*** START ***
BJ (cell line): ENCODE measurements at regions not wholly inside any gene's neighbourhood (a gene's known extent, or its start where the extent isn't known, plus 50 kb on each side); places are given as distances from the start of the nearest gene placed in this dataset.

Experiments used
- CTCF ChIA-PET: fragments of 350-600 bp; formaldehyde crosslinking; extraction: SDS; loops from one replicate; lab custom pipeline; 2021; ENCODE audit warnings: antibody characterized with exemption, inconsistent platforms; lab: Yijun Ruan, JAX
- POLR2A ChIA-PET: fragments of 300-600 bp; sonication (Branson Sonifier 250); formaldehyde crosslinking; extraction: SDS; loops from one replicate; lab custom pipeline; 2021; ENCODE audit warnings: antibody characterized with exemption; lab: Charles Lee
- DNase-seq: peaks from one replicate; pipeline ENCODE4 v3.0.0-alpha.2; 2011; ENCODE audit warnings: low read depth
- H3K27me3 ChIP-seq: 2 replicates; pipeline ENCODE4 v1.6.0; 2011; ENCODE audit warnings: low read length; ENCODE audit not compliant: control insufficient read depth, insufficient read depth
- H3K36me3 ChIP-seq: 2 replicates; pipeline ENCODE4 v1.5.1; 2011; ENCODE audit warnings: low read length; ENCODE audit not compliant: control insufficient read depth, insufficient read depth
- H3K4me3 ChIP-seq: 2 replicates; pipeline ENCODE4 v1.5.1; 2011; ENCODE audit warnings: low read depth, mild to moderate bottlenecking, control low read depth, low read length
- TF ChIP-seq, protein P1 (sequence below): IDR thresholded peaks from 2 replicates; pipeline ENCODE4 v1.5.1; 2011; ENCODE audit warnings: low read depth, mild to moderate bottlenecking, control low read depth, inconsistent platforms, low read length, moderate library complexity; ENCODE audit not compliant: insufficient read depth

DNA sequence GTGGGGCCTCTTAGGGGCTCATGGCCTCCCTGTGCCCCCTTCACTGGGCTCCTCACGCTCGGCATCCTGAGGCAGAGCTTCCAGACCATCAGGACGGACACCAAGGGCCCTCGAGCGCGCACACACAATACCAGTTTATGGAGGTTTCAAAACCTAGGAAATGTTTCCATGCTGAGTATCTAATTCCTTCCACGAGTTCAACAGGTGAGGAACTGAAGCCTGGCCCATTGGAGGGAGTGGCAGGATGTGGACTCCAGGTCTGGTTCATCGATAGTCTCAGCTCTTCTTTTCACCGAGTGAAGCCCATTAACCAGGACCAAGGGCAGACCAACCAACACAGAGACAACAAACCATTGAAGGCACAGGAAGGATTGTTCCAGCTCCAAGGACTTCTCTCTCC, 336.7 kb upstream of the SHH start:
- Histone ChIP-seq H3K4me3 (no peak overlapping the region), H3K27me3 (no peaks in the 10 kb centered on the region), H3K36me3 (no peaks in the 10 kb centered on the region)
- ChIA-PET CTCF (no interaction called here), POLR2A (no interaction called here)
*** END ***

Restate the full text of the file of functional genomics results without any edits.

BJ (cell line): ENCODE measurements at regions not wholly inside any gene's neighbourhood (a gene's known extent, or its start where the extent isn't known, plus 50 kb on each side); places are given as distances from the start of the nearest gene placed in this dataset.

Experiments used
- CTCF ChIA-PET: fragments of 350-600 bp; formaldehyde crosslinking; extraction: SDS; loops from one replicate; lab custom pipeline; 2021; ENCODE audit warnings: antibody characterized with exemption, inconsistent platforms; lab: Yijun Ruan, JAX
- POLR2A ChIA-PET: fragments of 300-600 bp; sonication (Branson Sonifier 250); formaldehyde crosslinking; extraction: SDS; loops from one replicate; lab custom pipeline; 2021; ENCODE audit warnings: antibody characterized with exemption; lab: Charles Lee
- DNase-seq: peaks from one replicate; pipeline ENCODE4 v3.0.0-alpha.2; 2011; ENCODE audit warnings: low read depth
- H3K27me3 ChIP-seq: 2 replicates; pipeline ENCODE4 v1.6.0; 2011; ENCODE audit warnings: low read length; ENCODE audit not compliant: control insufficient read depth, insufficient read depth
- H3K36me3 ChIP-seq: 2 replicates; pipeline ENCODE4 v1.5.1; 2011; ENCODE audit warnings: low read length; ENCODE audit not compliant: control insufficient read depth, insufficient read depth
- H3K4me3 ChIP-seq: 2 replicates; pipeline ENCODE4 v1.5.1; 2011; ENCODE audit warnings: low read depth, mild to moderate bottlenecking, control low read depth, low read length
- TF ChIP-seq, protein P1 (sequence below): IDR thresholded peaks from 2 replicates; pipeline ENCODE4 v1.5.1; 2011; ENCODE audit warnings: low read depth, mild to moderate bottlenecking, control low read depth, inconsistent platforms, low read length, moderate library complexity; ENCODE audit not compliant: insufficient read depth

DNA sequence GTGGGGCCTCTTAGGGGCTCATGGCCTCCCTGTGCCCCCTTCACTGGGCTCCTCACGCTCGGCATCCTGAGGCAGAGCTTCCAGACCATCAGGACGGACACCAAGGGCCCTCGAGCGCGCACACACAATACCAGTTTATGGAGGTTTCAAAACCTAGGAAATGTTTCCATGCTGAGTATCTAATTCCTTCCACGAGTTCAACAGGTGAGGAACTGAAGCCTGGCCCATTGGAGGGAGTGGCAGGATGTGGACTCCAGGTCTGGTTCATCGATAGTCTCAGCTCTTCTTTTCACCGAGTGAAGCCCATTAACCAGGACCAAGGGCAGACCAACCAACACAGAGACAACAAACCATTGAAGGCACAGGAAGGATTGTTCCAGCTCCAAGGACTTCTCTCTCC, 336.7 kb upstream of the SHH start:
- Histone ChIP-seq H3K4me3 (no peak overlapping the region), H3K27me3 (no peaks in the 10 kb centered on the region), H3K36me3 (no peaks in the 10 kb centered on the region)
- ChIA-PET CTCF (no interaction called here), POLR2A (no interaction called here)